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DNS setup in Remote Office that's an OU

Posted on 2006-10-26
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Last Modified: 2010-03-18
Ok so started a new Networking Job and the network is as follow: there is a domain name labs.com  which has dc1.labs.com as the PDC emulator as well as all other FSMO roles and then SLC.labs.com and Houston.labs.com (both remote offices) there is a site for each one of the remote offices since they are in different subnets. The problem that I’m having is the fact that traveling from one office to the other trough our leased T1 is not as fast as it should be and I think is due to miss-configuration of DNS and AD replication maybe?
DNS is installed in each office as well as DHCP but the funny thing is that when I check each one of the DNS they all have the same info (A records, NS, etc) they are all Primary AD integrated. Now if I am wrong and please correct me if I’m wrong I think this is generating a lot of the traffic I have in my Network ( I used Wireshark and see a lot of ARP traffic).

I have a vague Idea as to how to fix it but not quite sure if it’s a good one. I thought about setting up a primary zone in each remote DC pointing to it’s self and then creating a secondary zone that will point to the server that holds all the FSMO roles. Once these are setup and I’m able to transfer from master just go ahead and delete the Primary zone that was setup in the remote server that is actually an identical copy of the PDC. Then of course create a secondary zone in my PDC that will point to the primary zone of each zone in the Remote Offices.

Please advice and let me know if there is anymore info you need.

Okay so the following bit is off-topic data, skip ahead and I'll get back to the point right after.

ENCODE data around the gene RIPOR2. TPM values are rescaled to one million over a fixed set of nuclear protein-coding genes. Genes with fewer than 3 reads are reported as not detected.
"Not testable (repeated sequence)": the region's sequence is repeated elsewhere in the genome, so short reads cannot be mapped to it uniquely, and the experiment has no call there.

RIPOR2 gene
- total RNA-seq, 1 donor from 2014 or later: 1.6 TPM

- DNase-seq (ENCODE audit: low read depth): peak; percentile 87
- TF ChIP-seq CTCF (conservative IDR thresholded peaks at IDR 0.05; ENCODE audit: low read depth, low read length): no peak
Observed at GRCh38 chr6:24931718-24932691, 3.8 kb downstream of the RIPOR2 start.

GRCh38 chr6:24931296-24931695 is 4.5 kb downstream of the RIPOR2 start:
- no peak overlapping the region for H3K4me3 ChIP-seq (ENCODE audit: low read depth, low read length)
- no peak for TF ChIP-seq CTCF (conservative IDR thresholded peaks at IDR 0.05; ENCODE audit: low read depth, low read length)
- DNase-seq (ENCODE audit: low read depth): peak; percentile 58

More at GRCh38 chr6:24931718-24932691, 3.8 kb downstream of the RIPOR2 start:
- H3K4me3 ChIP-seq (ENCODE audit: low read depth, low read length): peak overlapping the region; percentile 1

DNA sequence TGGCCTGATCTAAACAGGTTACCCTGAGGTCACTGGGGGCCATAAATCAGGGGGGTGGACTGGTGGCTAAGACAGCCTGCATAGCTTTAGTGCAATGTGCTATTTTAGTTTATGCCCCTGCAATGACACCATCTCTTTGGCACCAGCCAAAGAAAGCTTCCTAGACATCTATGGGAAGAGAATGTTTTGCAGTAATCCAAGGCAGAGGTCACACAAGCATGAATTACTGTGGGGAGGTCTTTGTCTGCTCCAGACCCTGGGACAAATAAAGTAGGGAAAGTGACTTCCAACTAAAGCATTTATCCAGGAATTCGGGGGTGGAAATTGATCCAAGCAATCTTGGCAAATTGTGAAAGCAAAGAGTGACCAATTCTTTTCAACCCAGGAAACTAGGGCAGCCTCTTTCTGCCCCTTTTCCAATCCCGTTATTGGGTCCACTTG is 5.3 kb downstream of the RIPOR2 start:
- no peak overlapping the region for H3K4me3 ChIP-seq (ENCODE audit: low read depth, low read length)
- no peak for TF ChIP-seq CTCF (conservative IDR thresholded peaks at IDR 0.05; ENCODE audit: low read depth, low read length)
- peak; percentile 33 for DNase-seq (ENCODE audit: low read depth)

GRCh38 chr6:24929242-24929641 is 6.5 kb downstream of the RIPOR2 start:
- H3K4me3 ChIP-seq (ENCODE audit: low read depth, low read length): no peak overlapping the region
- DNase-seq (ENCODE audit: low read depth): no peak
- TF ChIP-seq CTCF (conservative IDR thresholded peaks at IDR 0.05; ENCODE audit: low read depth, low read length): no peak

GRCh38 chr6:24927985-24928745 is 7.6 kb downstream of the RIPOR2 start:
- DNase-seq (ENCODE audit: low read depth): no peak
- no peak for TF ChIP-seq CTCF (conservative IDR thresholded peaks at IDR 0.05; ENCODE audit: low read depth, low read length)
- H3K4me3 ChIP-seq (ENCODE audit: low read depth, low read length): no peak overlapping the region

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Question by:AugustMack
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by:mcsween
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If they are all in the same AD domain then they will hold all of the same records.  A DNS zone is for each domain and should be replicated to all DNS servers.  This replication traffic should be very minimal.  If you had say 100,000 records (this would be a huge network) you would be looking at less than 5MB of replicated traffic.

I would not change your zones or your clients will experience a very long delay when trying to do intersite DNS queries as they will have to query the AD at another site.  This will also create much more traffic on your T1 than replication.

Now with that said this doesn't mean that AD isn't replicating a huge directory partition from one DC to the other and clogging up your T1.  Take a look at how your security groups are setup.  You want to make sure you put users in Global Groups then place the Global Groups in Domain Local Groups.  The Domain Local group is the group you want to add to directory security on a File Share server.

In AD Sites and Services you can set the replication intervals as well as times AD is allowed to replicate.  Try changing these times to only allow replication during off hours.  See if this alleviates your T1 traffic.  If it doesn't then it's not AD causing your issues, if it does then you can look into it further but I can almost guarentee it's not DNS.

A couple other things you might want to look at:
1. Do phone systems link up over these T1s?  My phone system is setup so that when I dial 8+"remote site ext" I am actually making a call across my T1. (free call but takes bandwidth)

2. Are any sites sharing your internet?  Users may be browsing the internet across the T1.  You can check this easily by tracert google.com and see if it hops any of your T1 routers.